Rose Chariot, an optician with whom Perry had been working along for 20 years, was also transferred to the new IRIS location maintaining her schedule of two afternoon shifts per week.

Although IRIS does not typically have in-store edging equipment, Perry brought over his own so he could continue to provide assembly services.

Eight thousand flyers were sent to Perry’s existing patients, explaining the merger.  The Medical Arts Optical phone number was rerouted to the new location and the new welcome message was provided in Perry’s familiar voice. Steigner characterized the transition as flawless.

Perry also passed on his formula for friendly patient care to the staff at IRIS: “This is our stage, we are performers, let’s get to know our customers. It’s the personal touch that will set us above our competitors. They are very receptive to that.” Perry was rewarded by seeing the transformation among the staff, who learned from his approach by watching him work.

IRIS provided Perry with a three-year employment contract but told him he could stay on as long as he wanted. The three years will help IRIS integrate Perry’s practice successfully, and Perry was eager to help in any way he can.

A COVID-19 Lesson
On March 24th, IRIS decided to shut down the location after COVID-19 hit. After the Ontario regulatory allowed limited open hours for urgent care, the office switched to appointment-based services. Perry initially thought it would be a problem for the optical dispensing side but was impressed with the sophistication of IRIS’ digital appointment system.

His patients also commented on the shorter wait times as a result of appointment-based retailing.

The End Result
Perry has no regrets about his decision and keeps working out of love for the business. He was happy to make the switch to a great location, and to keep seeing his patients without the administrative hassle of running a business: “What I was glad to get rid of was writing the cheques, worrying about the suppliers, reconciling statements, all that stuff. All my energy now is 100% focused on getting these patients to IRIS.

“Even my accountant would say, ‘Perry, if you are looking at an exit strategy, this is textbook: here you go, you sold your practice, you like the guys you are selling to, you are two blocks away from where you were, the location is fantastic.’ It was a great opportunity.”

Perry is  working Tuesday to Saturday, an arrangement that works best for this location. The stores sales volume has been exceeding projected goals.

Due to COVID the store continues to see patient’s by appointment only with very positive feedback from patients. Perry has suggested that even when the COVID situation settles down, IRIS should continue to offer appointments for eyeglass selection or repairs and adjustments, and pursue a balance of appointments and walk ins.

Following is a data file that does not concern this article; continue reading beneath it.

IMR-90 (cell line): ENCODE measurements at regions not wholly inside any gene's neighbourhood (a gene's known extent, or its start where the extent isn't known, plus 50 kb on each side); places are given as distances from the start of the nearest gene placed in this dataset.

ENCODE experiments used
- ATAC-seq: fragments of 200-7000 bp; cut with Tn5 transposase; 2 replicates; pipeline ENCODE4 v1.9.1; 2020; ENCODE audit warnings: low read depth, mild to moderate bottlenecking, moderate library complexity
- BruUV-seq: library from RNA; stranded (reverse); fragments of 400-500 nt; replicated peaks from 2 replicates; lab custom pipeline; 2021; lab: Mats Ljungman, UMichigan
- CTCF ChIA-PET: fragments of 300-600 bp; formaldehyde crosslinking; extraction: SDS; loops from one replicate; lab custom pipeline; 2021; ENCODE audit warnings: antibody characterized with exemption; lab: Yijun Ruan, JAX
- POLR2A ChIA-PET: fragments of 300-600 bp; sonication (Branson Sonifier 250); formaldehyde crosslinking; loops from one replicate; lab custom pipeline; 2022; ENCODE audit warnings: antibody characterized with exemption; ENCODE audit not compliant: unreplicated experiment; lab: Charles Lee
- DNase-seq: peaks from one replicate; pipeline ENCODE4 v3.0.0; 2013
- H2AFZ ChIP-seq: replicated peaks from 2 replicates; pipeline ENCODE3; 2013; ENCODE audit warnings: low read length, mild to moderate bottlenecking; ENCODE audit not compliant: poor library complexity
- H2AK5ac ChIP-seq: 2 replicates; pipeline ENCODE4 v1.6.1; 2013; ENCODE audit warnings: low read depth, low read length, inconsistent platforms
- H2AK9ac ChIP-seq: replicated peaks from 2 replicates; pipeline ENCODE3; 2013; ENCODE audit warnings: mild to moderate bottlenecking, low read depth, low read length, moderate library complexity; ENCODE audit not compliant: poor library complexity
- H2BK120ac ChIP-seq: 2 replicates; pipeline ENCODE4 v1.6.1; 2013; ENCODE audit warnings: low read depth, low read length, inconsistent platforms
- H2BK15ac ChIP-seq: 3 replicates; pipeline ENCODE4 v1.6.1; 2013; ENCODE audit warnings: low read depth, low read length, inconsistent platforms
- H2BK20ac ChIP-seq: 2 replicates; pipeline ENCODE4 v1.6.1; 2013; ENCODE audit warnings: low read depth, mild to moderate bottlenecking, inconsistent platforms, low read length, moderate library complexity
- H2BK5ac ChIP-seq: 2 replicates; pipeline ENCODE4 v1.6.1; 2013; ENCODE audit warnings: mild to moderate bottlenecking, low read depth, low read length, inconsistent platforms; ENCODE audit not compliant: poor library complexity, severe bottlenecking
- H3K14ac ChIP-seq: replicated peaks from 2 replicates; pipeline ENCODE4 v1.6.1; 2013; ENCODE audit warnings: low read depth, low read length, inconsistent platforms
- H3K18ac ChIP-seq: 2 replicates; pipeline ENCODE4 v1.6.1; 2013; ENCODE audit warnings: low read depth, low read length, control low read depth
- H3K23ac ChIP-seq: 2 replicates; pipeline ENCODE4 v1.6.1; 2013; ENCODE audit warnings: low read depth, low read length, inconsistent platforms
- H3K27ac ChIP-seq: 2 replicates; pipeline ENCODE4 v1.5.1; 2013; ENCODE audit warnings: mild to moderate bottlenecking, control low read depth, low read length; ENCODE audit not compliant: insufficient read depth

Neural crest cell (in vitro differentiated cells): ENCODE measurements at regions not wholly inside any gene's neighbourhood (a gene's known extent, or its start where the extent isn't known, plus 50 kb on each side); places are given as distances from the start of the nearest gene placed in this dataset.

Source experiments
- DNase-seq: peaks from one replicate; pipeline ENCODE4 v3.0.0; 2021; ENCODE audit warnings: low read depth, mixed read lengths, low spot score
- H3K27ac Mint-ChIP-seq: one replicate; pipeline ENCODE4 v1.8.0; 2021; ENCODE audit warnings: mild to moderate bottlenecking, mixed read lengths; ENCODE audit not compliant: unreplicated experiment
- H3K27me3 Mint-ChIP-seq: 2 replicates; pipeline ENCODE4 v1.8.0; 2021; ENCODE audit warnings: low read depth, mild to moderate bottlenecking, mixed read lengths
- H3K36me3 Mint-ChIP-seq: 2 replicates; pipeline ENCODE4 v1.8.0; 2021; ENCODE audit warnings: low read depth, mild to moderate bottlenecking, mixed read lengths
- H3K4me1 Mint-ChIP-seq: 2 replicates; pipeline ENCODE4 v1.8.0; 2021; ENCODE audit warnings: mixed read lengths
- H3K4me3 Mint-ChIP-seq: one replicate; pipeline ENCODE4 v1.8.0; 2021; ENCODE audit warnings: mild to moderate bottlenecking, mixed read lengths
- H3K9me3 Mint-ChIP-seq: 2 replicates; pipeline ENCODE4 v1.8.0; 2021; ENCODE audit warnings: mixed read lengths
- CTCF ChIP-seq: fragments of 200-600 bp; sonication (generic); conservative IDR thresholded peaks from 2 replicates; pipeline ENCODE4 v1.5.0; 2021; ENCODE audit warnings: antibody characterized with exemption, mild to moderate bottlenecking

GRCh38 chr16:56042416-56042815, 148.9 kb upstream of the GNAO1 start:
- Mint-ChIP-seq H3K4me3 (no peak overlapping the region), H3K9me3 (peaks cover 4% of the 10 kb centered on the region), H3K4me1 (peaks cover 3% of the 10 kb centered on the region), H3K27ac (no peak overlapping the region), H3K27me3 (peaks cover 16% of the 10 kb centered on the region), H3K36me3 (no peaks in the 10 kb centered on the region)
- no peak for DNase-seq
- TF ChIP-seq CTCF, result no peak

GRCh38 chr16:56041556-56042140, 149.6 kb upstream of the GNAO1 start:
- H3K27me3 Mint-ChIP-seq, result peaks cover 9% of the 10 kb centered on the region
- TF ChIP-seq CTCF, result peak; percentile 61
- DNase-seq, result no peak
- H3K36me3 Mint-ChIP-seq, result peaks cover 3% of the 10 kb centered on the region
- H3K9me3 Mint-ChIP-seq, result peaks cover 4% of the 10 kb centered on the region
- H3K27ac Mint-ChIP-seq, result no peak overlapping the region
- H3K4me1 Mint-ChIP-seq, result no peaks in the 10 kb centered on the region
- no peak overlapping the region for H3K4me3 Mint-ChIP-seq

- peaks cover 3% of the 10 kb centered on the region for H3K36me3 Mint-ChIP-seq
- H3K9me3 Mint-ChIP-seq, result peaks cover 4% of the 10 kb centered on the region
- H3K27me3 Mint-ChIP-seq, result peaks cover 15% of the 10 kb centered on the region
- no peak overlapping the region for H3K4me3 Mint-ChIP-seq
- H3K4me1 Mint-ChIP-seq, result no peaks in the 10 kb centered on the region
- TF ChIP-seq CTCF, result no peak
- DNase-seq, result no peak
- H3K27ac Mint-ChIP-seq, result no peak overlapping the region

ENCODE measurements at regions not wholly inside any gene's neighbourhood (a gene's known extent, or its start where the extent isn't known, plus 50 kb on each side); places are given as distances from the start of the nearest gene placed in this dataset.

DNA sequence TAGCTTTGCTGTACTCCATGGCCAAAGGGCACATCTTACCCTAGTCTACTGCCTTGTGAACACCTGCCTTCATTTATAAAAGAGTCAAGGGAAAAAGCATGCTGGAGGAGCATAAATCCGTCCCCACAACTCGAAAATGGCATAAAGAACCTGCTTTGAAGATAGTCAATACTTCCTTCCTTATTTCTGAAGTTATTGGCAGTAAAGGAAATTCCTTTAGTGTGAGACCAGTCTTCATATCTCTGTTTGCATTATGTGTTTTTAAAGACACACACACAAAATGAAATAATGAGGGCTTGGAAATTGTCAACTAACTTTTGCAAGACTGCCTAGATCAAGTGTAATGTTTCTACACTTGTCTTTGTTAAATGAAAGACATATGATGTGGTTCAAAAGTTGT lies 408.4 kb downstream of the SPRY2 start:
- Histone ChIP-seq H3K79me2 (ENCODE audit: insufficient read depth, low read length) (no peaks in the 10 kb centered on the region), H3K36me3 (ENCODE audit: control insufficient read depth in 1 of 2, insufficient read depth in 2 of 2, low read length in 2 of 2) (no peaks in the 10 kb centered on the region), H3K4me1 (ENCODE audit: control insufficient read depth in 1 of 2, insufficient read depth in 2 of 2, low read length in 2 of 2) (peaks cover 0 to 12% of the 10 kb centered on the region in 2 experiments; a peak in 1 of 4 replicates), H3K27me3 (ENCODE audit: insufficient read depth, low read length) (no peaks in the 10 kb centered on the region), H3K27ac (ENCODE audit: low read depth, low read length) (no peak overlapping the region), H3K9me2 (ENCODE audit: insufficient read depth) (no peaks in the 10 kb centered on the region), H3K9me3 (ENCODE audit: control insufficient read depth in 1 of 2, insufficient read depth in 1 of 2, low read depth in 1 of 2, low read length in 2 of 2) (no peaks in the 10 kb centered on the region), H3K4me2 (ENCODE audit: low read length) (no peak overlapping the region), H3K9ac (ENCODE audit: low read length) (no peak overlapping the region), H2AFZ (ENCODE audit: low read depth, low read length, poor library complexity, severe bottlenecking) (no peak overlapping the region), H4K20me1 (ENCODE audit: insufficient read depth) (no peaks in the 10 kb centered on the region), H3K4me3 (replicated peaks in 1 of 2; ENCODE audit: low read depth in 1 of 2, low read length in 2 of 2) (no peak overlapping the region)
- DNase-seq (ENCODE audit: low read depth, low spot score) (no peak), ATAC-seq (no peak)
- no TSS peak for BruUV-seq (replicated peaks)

IRIS provided Eye Care Business Canada full unconditional access to ECPs that have recently completed a partnership agreement with the group.  Each partner story provides and insider’s view to the the acquisition;  challenges faced, obstacles overcome and the final results.

This is the fourth of a four part series:  The Power of Partnership: Overcoming Challenges Together.

Related Articles:  

Previous articles in the Series:

Power in Partnership:  An Early Adopter Parnership:  Lessons Learned and Shared 
Power in Partnership: Overcoming Challenges Together (Dr. Christa Beverley, Barrie)
Power in Partnership: Enhancing Value Through Transformation to a Full Service Practice 
Eyes Wide Open Podcast:  How IRIS Challenged the Ontario OD Regs and Won
Eyes Wide Open Podcast:  IRIS sees Sliver Linings Behind the Covid Clouds
Insight Profile:  Dr. Daryan Angle, IRIS VP Business Development


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2020 did not work out as any of us planned. So many had great expectations which quickly came to a grinding halt. The world changed and the way we do business has too. Some of the changes will even become permanent.

As difficult as this pandemic has been for people, we must continue to believe we will come through this. Because we will. Think back to when our parents and grandparents had to experience extremely challenging times like the Depression, World Wars and other tragedies. There were always celebrations once these challenges came to an end.

No one has a crystal ball. No one knows what 2021 will really look like, but we must enter with optimism and hope. People will gather again, hug again, travel again. Global economics will rebound. There is pent up demand for products and services. After all, we caught a glimpse of this when dental and optometry offices reopened after the forced closures. Many practices are seeing revenues rebound and approach pre-pandemic levels.